School District 70 may be forced to close another school in the Alberni Valley next year.
District Superintendent Cam Pinkerton said Tuesday that increased costs without correlating revenue will trigger the decision.
“It’s crunch time for us in the next year or two,” trustee chair Larry Ransom said. “I don’t want to sugarcoat it — it’s not going to be an easy process.”
In his presentation, Pinkerton said that the district is facing increased cost pressures on two fronts: transportation funding and teachers’ pensions.
On the transportation front, the government act that once compelled school districts to provide bus services has been removed along with its previous funding formula. The result is that the district’s transportation funding will be reduced by $720,000 over the next three years, Pinkerton said.
As well, teachers’ pension plan premiums are increasing by $250,000 in 2013. The increase was warranted after a recent valuation showed that the plan was only 96 per cent funded.
And the district contingency fund which was built with proceeds from past school closures is now depleted.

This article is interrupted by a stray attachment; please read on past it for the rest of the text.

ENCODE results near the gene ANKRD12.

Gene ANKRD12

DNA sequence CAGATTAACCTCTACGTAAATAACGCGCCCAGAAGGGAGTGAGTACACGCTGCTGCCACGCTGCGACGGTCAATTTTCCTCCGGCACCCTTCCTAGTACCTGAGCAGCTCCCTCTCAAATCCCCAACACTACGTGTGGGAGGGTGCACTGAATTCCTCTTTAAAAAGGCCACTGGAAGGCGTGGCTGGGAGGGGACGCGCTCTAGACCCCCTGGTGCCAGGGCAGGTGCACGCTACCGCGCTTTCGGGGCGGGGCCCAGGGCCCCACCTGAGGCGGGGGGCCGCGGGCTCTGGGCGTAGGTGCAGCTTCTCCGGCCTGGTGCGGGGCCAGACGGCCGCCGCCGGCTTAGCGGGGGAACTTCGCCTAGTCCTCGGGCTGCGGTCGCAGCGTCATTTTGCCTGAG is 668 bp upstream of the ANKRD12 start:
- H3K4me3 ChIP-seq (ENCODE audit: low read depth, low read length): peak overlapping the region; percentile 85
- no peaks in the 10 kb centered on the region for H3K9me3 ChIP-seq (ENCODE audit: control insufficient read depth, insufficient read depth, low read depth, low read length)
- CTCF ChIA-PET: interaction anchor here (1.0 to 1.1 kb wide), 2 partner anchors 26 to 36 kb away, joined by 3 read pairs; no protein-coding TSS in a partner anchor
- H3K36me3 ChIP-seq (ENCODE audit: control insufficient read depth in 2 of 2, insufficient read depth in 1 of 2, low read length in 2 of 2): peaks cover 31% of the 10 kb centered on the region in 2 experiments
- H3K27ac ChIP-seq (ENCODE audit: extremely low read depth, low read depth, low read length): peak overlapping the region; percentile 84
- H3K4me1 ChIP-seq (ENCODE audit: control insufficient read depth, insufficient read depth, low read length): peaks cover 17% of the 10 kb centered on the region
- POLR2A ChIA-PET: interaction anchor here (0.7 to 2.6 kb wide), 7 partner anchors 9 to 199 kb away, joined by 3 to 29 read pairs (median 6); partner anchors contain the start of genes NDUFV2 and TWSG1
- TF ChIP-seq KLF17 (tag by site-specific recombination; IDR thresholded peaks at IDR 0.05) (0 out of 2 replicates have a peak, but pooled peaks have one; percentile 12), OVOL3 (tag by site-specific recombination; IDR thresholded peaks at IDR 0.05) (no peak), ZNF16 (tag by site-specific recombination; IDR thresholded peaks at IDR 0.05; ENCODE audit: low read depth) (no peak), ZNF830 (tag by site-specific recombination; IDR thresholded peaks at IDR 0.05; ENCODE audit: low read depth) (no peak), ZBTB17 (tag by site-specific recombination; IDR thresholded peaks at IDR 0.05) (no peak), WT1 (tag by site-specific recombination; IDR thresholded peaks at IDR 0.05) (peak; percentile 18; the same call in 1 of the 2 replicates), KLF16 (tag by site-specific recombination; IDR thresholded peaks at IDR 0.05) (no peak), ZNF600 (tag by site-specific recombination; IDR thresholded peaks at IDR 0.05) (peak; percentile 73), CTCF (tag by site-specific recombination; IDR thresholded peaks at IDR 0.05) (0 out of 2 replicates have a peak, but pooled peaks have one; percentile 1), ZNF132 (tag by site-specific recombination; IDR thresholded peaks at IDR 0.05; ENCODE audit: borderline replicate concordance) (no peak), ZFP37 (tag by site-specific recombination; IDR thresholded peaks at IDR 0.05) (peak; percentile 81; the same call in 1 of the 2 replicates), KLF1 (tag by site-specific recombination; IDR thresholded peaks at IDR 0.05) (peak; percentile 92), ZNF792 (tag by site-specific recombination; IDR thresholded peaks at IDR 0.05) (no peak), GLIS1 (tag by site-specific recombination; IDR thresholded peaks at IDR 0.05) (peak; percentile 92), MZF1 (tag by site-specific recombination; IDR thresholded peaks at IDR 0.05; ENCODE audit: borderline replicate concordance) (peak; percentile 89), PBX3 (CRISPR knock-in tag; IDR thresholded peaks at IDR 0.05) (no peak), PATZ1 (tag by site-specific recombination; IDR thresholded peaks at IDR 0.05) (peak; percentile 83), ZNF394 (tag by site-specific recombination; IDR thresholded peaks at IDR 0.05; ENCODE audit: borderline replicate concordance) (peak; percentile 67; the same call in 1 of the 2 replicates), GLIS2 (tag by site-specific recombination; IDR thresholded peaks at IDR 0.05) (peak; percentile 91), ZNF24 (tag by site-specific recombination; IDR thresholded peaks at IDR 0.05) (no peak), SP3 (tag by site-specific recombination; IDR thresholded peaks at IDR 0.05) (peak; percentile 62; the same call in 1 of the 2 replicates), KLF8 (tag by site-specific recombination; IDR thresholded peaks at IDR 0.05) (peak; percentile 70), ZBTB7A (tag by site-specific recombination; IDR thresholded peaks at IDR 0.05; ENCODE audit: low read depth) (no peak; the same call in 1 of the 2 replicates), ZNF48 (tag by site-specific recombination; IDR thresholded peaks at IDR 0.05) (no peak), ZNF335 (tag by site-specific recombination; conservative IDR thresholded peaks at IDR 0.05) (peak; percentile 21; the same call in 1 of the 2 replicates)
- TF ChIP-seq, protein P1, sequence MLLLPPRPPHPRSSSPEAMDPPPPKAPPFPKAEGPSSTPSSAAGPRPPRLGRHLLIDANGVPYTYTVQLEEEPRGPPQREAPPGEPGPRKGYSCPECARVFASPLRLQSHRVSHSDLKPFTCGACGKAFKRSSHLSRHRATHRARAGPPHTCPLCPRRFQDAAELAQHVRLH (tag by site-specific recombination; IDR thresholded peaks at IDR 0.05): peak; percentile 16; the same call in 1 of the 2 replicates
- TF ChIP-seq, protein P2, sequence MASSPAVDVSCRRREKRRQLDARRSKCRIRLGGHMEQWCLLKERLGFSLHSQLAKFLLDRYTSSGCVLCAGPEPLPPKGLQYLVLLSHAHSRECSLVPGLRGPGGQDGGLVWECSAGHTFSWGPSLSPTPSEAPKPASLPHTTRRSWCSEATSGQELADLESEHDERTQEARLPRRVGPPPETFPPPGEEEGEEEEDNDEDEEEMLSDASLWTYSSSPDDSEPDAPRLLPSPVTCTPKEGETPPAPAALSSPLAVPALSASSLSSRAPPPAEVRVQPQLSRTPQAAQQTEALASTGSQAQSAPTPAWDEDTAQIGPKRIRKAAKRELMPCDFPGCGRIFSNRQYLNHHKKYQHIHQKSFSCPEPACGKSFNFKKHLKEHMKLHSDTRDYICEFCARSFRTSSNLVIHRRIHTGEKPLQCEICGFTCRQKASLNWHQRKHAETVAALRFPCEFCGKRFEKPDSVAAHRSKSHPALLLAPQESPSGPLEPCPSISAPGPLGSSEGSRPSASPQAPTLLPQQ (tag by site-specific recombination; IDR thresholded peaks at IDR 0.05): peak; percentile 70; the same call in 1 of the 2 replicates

The result is a $1.22 million loss in revenue.
The district is considering several options including reviewing staff and service levels. Other options being looked include altering the school calendar year, reducing transportation costs and increasing international education revenue, which will take time, Pinkerton added. These measures will save the district $1.26 million.
Chief among the other options are not renewing the $110,000/year VAST lease, and closing an elementary school, which is expected to save the district $300,000 per year. “I think we can do it and we have a process,” Pinkerton said.
The Valley has six elementary schools: Alberni, Eighth Avenue, Gill, John Howitt, Maquinna and Wood.
Alberni District Teachers’ Union President Ken Zydyk clarified that the teachers pension issue was separate from the other cost pressures. Further, that Pinkerton’s report was based on transportation cuts and the expire of the VAST lease.
Pinkerton didn’t specify a school, but said that if the option of closing a school is chosen then it should be done before the first board meeting in May, Pinkerton said. “Doing it quickly allows parents to plan for it,” he added.
The district won’t be left suddenly scrambling to make up the shortfall. A special funding protection measure is set to kick in when the district’s enrollment drops by more than two per cent. The district will retain 98 per cent of its funding through the arrangement but only for three years.
Pinkerton has already discussed the issue with CUPE and ADTU representatives and sent information to other groups.
His next step is to create a district steering committee made up of admin/teachers/CUPE/aboriginal and trustee representatives. Community consultations are slated to start in December.